In a directed acyclic graph, what do you call the nodes with in-degree zero?

The question is in the title. What do you call "root nodes" in directed graphs. Is there a commonly accepted term? "Root" implies there's only one, which is not the case. I've scanned half a dozen glossaries before asking. I'm starting to suspect that no, there's no agreed moniker.

• A forest can have multiple roots, admittedly each tree has only one and in a forest every node belongs only to a single tree. Commented Jan 10, 2023 at 4:09
• @Bergi not all graphs are trees. Directed graphs can have multiple sources, multiple "roots", and still be connected. Trees are a subset of directed acyclic graphs (only one root, and only one path to each node.) Commented Jan 10, 2023 at 8:16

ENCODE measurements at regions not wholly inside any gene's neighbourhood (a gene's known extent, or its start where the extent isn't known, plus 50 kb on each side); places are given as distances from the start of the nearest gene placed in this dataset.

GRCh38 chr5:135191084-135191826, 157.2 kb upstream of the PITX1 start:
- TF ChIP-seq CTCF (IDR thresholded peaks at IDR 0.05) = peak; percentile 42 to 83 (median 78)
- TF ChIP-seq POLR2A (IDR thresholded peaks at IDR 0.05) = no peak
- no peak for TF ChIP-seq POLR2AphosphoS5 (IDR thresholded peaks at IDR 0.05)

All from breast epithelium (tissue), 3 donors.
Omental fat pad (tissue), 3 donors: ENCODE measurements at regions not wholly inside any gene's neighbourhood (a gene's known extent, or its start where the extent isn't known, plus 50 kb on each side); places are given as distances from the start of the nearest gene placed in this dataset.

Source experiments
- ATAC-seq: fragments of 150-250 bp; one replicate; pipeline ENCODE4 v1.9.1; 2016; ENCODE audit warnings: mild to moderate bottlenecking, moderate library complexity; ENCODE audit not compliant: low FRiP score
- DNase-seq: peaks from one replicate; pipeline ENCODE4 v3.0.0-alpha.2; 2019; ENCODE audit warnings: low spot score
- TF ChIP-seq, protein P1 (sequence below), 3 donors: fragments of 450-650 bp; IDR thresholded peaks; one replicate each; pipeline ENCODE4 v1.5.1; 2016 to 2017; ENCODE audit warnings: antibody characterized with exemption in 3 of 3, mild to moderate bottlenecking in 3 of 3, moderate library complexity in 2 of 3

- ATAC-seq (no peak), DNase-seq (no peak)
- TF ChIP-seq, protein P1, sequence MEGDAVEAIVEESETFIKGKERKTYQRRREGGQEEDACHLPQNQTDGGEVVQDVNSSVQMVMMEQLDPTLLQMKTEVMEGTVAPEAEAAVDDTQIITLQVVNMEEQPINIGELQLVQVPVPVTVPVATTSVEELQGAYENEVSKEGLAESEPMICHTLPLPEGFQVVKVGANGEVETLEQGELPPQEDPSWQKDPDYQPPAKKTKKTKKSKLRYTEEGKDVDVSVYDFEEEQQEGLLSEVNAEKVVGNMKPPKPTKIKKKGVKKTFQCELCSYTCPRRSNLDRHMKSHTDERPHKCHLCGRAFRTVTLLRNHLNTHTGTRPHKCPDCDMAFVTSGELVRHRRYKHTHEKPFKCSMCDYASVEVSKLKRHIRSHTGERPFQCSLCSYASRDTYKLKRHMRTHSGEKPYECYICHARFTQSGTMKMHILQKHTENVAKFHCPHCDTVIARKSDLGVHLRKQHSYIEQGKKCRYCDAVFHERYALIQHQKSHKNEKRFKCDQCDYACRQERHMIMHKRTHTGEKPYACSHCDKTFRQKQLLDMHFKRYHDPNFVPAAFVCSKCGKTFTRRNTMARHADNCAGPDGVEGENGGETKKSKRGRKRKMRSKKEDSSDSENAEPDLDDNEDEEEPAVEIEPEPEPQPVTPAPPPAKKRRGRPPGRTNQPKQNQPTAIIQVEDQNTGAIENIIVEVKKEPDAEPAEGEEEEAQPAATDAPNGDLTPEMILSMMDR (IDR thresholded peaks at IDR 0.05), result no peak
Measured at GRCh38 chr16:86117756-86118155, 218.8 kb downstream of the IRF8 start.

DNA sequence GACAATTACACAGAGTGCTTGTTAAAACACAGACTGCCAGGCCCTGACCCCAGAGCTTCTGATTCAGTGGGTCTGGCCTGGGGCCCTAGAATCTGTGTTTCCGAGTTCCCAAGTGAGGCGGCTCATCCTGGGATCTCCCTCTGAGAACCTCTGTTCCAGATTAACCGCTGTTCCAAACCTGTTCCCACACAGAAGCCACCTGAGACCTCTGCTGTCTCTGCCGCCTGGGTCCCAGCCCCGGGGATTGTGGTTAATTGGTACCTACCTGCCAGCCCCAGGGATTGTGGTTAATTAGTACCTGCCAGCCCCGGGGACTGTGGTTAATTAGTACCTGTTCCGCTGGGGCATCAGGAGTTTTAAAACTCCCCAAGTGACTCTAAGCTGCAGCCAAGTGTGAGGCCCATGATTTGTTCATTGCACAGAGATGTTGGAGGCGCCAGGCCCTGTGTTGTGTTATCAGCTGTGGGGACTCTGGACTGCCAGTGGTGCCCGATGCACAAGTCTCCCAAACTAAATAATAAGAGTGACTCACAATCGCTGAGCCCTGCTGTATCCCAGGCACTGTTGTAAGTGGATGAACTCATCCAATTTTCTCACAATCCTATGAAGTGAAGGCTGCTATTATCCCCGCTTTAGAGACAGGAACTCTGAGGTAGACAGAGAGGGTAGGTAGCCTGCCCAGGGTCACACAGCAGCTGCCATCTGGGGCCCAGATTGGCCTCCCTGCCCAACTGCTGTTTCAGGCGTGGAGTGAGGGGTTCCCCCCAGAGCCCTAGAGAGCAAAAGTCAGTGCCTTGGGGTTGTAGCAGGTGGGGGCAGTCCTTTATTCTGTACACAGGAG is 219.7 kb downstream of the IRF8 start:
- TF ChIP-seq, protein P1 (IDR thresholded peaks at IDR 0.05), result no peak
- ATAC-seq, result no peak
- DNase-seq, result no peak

• Yes, I just wanted to add that in forests (a special case of DAGs) there is not only a single root, while "root" is still the commonly accepted term for them. Otherwise see Russel's answer. Commented Jan 10, 2023 at 8:24

• @MichaelKay Actually it depends. From wikipedia I don't see any mention that the set $F$ of final states must be such that $\delta(s,x) = s$ or undefined for any $s \in F$ or that the initial state doesn't have incoming edges. In fact with Buchi automata and finite states commonly have outgoing edges since the definition for acceptance in that case involves states that are visited an infinite number of times while recognizing an $\omega$-word. Commented Jan 10, 2023 at 14:59